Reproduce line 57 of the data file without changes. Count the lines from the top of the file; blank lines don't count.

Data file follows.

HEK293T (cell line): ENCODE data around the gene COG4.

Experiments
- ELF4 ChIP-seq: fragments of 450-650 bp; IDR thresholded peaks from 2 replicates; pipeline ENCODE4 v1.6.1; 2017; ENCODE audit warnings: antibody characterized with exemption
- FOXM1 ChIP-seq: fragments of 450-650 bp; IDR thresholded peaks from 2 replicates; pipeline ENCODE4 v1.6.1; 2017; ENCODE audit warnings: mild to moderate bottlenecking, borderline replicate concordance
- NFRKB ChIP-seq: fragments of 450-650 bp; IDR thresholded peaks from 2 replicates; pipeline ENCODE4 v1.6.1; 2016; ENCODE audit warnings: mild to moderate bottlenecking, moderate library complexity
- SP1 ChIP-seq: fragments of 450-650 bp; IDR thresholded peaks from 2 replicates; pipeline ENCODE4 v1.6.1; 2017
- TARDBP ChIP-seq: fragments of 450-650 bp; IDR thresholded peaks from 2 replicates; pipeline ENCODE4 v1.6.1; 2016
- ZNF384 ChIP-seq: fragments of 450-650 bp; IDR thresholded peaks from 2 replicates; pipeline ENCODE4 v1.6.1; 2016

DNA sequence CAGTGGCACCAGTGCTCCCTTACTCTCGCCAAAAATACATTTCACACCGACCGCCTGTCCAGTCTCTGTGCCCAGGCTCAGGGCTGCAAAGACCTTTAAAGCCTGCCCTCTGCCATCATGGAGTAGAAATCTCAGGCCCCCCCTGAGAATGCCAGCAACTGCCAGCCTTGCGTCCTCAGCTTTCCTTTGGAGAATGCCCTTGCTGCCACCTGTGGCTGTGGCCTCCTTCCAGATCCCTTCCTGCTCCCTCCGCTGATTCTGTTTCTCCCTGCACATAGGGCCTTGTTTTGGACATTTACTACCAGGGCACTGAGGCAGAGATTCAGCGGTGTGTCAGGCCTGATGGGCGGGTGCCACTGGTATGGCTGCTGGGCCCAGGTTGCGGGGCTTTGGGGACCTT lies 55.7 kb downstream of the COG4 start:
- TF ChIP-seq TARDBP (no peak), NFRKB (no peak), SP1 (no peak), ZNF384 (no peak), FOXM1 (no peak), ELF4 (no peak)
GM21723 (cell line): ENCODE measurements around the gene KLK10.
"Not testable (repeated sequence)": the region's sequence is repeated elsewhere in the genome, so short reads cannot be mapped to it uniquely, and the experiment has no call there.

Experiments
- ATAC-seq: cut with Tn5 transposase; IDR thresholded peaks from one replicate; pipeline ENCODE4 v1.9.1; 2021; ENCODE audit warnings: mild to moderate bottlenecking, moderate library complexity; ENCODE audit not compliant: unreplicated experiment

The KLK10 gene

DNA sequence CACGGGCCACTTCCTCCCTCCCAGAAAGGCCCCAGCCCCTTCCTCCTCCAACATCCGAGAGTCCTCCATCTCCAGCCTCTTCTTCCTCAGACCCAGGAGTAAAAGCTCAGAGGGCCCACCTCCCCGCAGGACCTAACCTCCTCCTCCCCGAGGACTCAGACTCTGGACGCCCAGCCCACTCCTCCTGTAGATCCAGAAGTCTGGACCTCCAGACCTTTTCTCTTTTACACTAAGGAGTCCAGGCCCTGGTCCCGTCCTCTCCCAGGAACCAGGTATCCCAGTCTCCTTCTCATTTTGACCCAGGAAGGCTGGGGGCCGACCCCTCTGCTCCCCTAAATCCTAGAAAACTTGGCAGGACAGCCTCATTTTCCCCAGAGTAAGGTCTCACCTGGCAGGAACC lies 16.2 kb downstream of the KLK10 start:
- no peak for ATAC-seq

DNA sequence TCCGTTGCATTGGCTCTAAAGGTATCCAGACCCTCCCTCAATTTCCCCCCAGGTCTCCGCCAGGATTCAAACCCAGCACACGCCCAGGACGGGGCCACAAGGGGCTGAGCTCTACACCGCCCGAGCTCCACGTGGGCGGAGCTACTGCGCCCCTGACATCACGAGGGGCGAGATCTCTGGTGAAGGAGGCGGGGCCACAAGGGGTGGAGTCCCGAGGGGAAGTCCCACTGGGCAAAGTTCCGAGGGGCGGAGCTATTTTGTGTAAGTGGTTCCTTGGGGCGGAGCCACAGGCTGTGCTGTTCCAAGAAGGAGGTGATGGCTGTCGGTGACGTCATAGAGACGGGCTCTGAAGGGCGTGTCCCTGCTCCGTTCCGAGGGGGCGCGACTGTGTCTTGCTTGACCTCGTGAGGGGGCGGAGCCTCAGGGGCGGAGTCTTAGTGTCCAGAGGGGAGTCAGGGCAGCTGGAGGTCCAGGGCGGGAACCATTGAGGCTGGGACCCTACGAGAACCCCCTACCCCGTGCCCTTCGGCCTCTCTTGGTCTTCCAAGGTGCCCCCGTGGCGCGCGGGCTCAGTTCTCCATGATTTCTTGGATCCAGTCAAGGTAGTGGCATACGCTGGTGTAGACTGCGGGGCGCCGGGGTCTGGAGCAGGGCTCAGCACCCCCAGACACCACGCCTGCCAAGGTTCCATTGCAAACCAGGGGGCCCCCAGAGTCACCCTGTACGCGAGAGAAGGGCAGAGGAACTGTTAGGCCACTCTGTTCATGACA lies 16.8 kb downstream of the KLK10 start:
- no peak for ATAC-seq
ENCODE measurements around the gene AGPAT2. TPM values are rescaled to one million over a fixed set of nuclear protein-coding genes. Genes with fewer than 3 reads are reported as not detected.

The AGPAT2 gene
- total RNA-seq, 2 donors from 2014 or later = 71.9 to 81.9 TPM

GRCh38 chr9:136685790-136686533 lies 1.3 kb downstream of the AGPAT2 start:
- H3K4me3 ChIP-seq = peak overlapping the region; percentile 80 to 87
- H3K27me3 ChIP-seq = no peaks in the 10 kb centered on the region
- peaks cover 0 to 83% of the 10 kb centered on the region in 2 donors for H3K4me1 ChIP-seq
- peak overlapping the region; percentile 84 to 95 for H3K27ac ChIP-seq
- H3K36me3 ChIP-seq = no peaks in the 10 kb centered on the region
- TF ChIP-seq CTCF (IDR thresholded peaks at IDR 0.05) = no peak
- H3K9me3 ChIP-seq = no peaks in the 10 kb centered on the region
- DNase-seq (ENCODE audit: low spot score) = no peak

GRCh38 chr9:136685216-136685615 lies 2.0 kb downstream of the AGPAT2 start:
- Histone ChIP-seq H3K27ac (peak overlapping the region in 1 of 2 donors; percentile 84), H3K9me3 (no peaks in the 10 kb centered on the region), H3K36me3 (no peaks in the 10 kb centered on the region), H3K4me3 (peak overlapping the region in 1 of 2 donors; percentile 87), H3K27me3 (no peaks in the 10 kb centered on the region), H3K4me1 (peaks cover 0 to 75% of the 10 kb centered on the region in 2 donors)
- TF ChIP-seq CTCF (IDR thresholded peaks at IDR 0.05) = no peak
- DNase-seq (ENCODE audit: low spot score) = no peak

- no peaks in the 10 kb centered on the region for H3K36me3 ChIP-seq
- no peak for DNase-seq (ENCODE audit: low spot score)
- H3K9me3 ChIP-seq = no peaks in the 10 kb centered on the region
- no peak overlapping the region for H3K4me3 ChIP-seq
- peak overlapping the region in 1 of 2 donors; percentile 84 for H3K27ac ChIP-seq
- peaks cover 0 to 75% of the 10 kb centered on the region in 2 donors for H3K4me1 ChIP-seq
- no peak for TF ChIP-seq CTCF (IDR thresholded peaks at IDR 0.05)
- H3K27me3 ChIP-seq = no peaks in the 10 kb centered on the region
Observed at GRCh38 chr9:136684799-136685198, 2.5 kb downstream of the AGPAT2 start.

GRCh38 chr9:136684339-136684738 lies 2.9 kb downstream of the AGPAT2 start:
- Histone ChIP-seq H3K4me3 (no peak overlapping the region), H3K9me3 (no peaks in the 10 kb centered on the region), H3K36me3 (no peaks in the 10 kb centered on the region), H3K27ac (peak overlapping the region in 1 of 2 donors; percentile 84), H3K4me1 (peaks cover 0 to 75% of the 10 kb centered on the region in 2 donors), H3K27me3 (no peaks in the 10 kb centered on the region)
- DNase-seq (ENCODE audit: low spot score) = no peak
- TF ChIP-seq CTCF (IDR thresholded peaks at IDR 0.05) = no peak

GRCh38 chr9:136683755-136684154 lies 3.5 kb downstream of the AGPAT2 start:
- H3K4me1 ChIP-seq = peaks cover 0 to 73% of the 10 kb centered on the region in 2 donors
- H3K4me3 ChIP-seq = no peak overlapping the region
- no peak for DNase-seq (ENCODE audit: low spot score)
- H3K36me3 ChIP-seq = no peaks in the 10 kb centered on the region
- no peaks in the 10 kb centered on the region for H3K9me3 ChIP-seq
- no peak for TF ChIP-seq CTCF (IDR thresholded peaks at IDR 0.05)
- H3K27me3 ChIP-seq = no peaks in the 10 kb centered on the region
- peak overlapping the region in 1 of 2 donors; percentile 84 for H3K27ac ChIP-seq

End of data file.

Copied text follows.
- peak overlapping the region in 1 of 2 donors; percentile 84 for H3K27ac ChIP-seq